Scotland business

Skyscanner to set up operation in Singapore

Skyscanner website
Skyscanner has seen huge increases in traffic in Asia and the Pacific Rim

Travel search site Skyscanner is to open a new regional operation in Singapore later this year as it seeks to capitalise on strong growth in Asia and the Pacific Rim.

The Edinburgh-based firm's announcement came as it reported a 75% increase in turnover last year to £15.2m.

Skyscanner provides online comparisons on millions of flight prices for more than 600 airlines.

Founded in 2001, Skyscanner now has more than 14 million users a month.

Skyscanner said it would open an office in Singapore in September after seeing yearly increases in traffic of up to 90% in countries such as China, Indonesia, Japan, India and Malaysia.

'Strong growth'

Ewan Gray, newly appointed regional director for Asia Pacific, commented: "We're seeing exceptionally strong growth in these markets which has largely been organic to date.

"However, the huge scale of these markets, combined with their sophistication and speed of growth, presents a particular set of technical and business challenges and very specific customer requirements.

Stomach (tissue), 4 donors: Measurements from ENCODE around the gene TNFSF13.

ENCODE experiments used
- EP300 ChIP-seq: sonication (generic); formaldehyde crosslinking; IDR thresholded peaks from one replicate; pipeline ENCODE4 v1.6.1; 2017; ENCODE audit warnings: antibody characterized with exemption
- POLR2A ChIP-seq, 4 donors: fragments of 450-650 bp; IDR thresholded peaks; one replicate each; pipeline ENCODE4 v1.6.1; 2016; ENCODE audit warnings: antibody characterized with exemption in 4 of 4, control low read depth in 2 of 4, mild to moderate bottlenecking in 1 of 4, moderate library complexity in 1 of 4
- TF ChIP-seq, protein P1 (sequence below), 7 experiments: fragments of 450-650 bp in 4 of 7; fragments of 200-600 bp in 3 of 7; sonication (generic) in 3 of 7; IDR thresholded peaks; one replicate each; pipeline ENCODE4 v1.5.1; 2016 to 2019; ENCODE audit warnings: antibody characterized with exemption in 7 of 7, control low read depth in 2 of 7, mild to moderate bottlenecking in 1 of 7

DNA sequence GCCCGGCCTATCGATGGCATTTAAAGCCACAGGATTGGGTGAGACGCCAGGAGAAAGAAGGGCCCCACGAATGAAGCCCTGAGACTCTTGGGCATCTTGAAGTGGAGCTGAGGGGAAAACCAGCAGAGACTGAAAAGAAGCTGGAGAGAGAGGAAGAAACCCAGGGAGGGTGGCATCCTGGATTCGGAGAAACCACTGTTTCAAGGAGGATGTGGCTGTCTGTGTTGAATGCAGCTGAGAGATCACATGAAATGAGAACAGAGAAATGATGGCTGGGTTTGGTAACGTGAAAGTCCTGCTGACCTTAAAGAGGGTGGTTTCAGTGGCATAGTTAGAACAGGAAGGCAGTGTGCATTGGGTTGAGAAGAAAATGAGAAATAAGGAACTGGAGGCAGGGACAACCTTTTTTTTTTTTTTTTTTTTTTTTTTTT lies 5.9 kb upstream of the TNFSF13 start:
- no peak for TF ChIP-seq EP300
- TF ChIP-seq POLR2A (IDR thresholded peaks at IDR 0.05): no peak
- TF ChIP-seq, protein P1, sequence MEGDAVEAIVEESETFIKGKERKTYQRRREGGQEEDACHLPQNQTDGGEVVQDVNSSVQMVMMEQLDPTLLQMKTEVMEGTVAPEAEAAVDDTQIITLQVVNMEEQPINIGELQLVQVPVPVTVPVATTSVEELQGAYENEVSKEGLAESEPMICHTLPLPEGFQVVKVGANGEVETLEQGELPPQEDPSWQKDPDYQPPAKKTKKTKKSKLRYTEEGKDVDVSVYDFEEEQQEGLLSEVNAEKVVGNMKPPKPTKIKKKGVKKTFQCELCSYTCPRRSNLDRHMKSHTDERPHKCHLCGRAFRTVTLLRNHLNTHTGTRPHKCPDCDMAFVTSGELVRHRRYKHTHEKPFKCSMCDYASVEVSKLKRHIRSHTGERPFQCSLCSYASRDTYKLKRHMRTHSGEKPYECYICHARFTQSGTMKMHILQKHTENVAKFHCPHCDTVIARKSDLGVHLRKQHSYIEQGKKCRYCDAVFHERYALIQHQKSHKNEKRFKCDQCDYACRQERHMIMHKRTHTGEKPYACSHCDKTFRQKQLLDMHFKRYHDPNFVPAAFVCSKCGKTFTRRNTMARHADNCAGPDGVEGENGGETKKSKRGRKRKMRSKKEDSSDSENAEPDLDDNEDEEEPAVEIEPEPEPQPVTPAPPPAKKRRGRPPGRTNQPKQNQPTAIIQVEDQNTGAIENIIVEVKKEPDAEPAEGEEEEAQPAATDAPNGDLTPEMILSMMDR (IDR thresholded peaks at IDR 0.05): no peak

"While online travel companies find internationalisation tough, we're confident about the scalability of our business model."

He added: "Skyscanner was designed from the outset to perform well at a global level - building comprehensive flight coverage through direct airline connections, as well as solving language and currency issues."

Skyscanner said the fast pace of international expansion had accounted for the majority of its growth in the past three years.

This, it added, had been fuelled by highly profitable core markets and a rapidly expanding network of direct commercial partnerships with airlines, online travel agents and other travel companies throughout the world.

Appointments for the new Singapore operation include Yi Bao, formerly from travel start-up Zoombu, who will take up the role of market development manager.

Zoombu was acquired by Skyscanner at the end of 2010.

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